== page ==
LETTER TO THE EDITOR: Competition in electric markets has worked

FILE - This Tuesday, Feb. 16, 2021 file photo shows power lines in Houston. The electric grid manager for most of Texas issued an electricity conservation watch Tuesday, April 13, 2021 appealing to customers to conserve electricity despite weather conditions typical for spring. (AP Photo/David J. Phillip)

I am writing to you in response to the March 3, 2021, opinion article of Mr. Larry Ford in regard to the electricity crisis in Texas and Mr. Ford’s attempt to link that situation to North Carolina.  Unlike Mr. Ford, the town of which I am mayor and I do have experience with open markets in electricity. To say the least, Mr. Ford is mistaken in his gloom-and-doom interpretation of electric reliability and rates for small consumers.   

Wholesale power markets were opened to competition with the passage of the Energy Policy Act of 1995. That legislation allowed wholesale customers, which are defined as those entities that buy power supplies and re-sell the power to its customers/citizens, to shop the open market for power supplies.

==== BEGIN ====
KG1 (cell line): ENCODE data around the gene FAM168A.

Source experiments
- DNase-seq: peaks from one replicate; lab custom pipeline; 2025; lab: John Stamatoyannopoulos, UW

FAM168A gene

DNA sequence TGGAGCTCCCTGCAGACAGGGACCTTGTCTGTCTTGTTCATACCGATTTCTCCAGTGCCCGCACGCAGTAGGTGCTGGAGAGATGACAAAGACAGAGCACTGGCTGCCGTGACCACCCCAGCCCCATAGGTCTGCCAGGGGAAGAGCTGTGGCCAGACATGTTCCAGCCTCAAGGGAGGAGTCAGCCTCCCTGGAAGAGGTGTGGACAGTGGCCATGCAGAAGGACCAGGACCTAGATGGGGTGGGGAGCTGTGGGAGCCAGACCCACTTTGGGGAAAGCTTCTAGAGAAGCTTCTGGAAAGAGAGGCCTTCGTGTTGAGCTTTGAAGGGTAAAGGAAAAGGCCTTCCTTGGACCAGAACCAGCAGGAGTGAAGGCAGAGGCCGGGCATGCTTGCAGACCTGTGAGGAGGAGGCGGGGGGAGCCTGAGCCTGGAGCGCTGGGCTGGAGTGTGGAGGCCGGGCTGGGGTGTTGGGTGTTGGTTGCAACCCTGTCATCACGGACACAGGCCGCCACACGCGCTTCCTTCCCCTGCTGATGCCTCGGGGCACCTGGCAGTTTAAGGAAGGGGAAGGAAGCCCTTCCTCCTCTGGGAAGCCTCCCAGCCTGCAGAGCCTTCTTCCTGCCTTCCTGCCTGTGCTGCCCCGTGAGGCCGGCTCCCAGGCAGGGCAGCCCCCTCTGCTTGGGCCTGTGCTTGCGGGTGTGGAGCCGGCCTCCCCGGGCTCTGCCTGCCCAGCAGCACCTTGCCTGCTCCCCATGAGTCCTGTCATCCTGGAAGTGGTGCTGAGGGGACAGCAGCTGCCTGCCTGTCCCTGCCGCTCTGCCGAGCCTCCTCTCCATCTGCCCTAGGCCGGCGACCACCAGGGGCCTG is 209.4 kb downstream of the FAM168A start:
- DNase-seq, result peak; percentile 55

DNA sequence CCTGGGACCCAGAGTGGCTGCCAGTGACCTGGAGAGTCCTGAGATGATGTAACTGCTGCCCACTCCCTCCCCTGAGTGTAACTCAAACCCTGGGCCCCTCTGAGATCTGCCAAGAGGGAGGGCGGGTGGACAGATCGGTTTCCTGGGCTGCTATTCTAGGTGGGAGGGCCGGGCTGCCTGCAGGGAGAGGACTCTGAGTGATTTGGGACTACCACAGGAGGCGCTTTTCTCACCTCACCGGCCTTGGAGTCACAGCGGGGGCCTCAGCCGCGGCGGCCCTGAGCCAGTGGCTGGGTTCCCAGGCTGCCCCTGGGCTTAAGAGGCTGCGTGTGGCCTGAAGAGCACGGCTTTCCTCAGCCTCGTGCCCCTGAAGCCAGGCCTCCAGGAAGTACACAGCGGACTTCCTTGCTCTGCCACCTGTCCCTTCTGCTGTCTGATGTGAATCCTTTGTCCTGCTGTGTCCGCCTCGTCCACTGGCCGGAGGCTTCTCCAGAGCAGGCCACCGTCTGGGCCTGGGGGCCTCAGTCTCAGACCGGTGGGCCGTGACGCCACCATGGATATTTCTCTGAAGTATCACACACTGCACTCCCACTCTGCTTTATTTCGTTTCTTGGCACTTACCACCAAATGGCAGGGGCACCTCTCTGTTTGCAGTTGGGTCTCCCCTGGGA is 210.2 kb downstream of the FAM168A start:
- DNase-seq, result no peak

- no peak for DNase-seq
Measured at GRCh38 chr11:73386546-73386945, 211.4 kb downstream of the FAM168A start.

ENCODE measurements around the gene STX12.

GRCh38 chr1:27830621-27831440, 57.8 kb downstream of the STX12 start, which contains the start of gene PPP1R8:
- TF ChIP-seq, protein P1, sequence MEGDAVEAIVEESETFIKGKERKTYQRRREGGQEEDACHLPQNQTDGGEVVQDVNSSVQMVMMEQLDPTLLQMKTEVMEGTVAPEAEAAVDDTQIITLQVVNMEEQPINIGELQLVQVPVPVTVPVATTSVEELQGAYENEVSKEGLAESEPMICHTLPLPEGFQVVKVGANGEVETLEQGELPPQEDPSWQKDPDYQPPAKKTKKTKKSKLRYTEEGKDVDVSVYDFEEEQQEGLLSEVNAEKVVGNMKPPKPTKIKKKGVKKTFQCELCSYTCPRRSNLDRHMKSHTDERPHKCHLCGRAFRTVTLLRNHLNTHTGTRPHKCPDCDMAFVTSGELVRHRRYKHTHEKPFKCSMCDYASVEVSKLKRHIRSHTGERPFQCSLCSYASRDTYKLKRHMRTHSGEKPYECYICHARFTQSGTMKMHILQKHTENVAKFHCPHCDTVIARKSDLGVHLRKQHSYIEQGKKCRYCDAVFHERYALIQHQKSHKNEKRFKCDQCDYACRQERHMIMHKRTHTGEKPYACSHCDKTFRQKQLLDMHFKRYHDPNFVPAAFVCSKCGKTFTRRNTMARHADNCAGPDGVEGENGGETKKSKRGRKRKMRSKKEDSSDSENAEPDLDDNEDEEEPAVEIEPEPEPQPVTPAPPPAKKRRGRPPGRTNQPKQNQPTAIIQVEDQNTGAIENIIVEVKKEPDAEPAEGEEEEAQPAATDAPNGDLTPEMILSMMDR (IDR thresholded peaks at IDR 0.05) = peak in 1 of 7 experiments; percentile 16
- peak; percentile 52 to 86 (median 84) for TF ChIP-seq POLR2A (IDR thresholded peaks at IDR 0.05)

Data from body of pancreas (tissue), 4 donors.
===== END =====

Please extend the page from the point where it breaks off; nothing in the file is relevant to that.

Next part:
In 1998, Black Creek, Lucama and Stantonsburg, each of which have less than 1,500 total customers, went into the open wholesale power market for electricity to procure lower cost electric supplies for our towns. In 1999 Sharpsburg joined the other towns and also bought power in the open market. 

In doing so, each town cut its wholesale cost of power by over 50%. In turn, we cut our retail rates by between 25% and 35%. A little over three years ago, our three towns went back into the open power markets and signed a contract with Carolina Power Partners, which operates a 475 MW electric-generating plant in Kings Mountain, N.C., to serve our power supply needs.  Through that agreement, each of our towns cut retail rates by 9% and have kept those rates flat since 2018.   

Contrast this rate cut with the 14.3% rate increase requested by Duke Energy Progress in 2019.  In addition to the low rates, our towns have not suffered any degradation in reliability, again undercutting the claims made by Mr. Ford in this op-ed to your publication. 

There is rhetoric and there is fact. What I have presented above is fact. Competition in the electric markets has worked well for Black Creek, Lucama, Sharpsburg, Stantonsburg and our citizens.  

Sincerely, 

Coley Rhodes 

Mayor  

Town of Stantonsburg 

 

Robert Williams, Jr. 

Mayor 

Town of Sharpsburg 

 

Jeff Johnson 

Mayor 

Town of Lucama

Mack Smith is the mayor of Black Creek